• UK objects to description of Gibraltar as ‘British colony’ in EU law (BBC): The EU has proposed legislation to allow visa-free travel for Britons in November. However, the Spanish government has since insisted a footnote be added describing Gibraltar as a “colony” and referring to “controversy” over its status. A UK government spokesperson said “Gibraltar is not a colony and it is completely inappropriate to describe it in this way.” “Gibraltar is a full part of the UK family and has a mature and modern constitutional relationship with the UK. “This will not change due to our exit from the EU. All parties should respect the people of Gibraltar’s democratic wish to be British.”

 

  • UK data watchdog fines pro-Brexit group Leave.EU (FT): The Information Commissioner’s Office has fined Leave.EU a total of £120,000 for “serious breaches of electronic marketing laws” during the 2016 referendum. The fine relates to a failure to separate the personal data of Eldon Insurance (a business owned by Arron Banks) from political subscribers to Leave.EU resulting in Leave.EU using Eldon customer details unlawfully to send approximately 300,000 political marketing messages. The ICO is still looking into how official Remain campaign, Britain Stronger in Europe, collected and shared personal information.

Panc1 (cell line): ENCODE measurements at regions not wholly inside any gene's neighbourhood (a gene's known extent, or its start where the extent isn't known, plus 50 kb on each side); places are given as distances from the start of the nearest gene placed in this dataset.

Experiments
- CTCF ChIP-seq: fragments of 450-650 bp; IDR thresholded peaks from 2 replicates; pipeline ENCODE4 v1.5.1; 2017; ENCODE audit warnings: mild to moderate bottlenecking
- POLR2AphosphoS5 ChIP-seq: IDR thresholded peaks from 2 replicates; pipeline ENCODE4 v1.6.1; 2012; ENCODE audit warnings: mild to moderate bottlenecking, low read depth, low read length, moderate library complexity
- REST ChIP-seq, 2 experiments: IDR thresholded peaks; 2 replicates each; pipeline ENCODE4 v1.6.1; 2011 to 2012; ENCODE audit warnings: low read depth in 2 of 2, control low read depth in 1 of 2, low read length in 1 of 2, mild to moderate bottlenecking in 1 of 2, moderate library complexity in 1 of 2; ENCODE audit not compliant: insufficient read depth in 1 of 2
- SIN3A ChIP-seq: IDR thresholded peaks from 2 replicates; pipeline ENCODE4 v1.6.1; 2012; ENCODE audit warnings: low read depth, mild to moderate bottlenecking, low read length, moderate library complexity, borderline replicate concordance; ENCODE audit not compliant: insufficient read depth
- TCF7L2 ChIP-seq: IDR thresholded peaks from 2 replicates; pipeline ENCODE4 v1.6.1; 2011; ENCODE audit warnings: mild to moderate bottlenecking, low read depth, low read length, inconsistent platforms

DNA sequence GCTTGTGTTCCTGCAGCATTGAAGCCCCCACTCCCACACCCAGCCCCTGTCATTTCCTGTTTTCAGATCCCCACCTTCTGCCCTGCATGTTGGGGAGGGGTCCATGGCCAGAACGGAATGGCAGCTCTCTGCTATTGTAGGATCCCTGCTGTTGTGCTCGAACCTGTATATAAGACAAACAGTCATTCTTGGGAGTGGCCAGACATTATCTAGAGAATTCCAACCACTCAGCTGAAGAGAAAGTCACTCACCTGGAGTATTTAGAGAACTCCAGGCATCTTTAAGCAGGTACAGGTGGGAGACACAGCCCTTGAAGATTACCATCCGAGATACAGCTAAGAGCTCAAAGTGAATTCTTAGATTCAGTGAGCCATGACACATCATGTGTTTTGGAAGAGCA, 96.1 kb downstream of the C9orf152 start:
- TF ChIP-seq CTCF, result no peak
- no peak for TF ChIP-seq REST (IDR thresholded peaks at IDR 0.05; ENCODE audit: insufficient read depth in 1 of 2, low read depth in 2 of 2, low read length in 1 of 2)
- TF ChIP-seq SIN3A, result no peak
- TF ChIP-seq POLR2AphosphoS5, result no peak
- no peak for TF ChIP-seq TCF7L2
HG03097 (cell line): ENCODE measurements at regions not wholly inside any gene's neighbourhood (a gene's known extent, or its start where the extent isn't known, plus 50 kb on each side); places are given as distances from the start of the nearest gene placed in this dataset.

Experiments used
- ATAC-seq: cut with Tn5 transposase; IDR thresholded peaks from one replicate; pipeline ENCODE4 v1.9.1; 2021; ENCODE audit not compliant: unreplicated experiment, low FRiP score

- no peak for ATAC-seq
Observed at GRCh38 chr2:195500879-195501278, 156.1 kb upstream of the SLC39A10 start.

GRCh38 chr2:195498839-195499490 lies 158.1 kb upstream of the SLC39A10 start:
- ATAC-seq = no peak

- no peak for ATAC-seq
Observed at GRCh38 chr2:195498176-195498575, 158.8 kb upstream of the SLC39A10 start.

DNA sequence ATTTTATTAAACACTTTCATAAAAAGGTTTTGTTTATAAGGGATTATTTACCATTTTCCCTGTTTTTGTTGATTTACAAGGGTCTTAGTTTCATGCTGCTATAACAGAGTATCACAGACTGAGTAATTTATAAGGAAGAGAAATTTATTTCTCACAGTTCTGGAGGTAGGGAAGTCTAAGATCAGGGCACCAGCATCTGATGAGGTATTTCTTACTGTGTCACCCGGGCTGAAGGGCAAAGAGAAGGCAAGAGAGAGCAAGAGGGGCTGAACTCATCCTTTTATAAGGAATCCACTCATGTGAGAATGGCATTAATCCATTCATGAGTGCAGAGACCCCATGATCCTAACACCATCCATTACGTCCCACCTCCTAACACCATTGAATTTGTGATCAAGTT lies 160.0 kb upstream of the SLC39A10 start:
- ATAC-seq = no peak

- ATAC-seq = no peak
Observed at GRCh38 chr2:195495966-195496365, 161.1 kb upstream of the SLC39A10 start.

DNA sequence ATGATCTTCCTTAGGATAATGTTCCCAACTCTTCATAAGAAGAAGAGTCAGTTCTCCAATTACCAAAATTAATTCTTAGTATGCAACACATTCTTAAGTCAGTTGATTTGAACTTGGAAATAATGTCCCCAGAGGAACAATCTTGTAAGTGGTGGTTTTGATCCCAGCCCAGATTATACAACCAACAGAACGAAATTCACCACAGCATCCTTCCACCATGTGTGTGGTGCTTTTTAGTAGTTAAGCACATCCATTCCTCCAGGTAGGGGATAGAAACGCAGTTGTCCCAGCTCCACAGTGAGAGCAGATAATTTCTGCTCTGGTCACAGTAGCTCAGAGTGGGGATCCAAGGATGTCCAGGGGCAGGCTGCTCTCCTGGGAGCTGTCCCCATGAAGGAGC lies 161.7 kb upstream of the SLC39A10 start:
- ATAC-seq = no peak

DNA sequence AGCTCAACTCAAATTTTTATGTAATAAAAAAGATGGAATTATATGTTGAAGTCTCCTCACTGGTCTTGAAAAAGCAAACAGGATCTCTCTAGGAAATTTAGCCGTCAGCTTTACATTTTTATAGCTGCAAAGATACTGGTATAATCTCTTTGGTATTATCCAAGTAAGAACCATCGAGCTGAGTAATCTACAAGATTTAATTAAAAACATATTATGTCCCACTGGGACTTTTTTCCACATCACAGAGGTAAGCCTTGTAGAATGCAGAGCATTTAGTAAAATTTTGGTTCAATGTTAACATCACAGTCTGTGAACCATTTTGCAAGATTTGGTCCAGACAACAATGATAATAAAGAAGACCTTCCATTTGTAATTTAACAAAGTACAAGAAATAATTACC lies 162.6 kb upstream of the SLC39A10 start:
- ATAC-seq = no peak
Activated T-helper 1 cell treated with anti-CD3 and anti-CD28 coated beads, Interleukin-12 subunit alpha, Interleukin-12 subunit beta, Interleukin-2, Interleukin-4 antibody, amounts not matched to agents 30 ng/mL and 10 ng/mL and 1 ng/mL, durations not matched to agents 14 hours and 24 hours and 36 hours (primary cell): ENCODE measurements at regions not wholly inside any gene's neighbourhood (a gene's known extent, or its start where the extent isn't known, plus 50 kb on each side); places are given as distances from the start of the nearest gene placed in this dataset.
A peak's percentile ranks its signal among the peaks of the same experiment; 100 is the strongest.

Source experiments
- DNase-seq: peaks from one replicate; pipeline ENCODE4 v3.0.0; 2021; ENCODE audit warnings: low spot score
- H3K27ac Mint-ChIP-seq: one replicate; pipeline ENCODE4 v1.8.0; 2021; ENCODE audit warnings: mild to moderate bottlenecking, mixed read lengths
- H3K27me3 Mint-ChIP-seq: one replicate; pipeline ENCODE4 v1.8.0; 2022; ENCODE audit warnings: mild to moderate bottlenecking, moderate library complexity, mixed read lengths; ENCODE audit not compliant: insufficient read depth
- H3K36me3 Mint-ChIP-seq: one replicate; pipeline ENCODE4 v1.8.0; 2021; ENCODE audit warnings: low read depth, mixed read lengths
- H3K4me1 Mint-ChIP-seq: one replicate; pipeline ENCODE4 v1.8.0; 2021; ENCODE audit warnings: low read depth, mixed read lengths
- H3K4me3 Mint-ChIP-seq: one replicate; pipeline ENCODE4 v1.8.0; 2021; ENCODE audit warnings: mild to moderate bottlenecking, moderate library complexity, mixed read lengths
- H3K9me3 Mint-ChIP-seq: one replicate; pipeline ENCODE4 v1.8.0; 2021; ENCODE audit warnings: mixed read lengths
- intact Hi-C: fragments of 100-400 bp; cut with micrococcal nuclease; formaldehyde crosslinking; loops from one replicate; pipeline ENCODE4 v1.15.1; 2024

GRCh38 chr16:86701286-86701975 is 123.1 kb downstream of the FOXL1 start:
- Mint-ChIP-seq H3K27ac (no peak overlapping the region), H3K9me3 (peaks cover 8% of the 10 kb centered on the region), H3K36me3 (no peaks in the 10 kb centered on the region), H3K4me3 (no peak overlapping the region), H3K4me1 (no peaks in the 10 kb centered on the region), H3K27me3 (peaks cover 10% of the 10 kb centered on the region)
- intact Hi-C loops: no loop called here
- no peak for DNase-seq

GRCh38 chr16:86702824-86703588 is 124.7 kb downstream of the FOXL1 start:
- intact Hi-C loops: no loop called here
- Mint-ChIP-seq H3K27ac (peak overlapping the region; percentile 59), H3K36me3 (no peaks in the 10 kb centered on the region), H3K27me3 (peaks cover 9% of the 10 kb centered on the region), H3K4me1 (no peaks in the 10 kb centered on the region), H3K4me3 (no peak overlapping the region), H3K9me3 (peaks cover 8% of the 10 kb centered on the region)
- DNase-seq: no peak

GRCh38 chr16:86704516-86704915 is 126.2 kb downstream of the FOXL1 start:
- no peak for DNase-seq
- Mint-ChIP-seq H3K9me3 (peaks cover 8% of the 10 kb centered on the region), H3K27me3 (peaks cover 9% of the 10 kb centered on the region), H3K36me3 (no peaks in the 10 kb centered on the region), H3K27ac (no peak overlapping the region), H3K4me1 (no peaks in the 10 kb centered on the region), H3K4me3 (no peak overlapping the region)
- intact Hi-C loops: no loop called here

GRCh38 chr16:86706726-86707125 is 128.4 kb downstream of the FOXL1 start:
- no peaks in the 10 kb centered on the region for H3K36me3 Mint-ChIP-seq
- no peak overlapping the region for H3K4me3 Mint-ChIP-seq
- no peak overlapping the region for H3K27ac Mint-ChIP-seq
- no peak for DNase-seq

Author

Jessica's practice focuses on international trade and anti-bribery work, encompassing customs, export control and sanctions matters. Jessica's trade work includes advising international clients on fast-moving and evolving EU and UN sanctions, notably in respect of Iran and Russia, and on compliance with UK and EU export controls. Her trade experience also includes advising on tariff classification and customs valuations. Jessica's anti-bribery experience includes assisting with investigations, and advising clients on compliance with anti-bribery laws. Jessica has also taken a lead role in monitoring Brexit-related developments; analysing how they will affect the UK's trading position generally, and clients' businesses specifically. She has helped clients begin to conduct risk assessments of how Brexit will impact their businesses, and has assisted them in developing tailored Brexit strategies. Jessica also presents at various seminars, webinars, and conferences on the complexities of Brexit. Jessica advises global clients on complex issues arising from international transactions and works with clients across a number of sectors including pharmaceuticals, defence, finance, aviation, energy, and telecommunications. Jessica has also worked previously in Paris, and is fluent in French.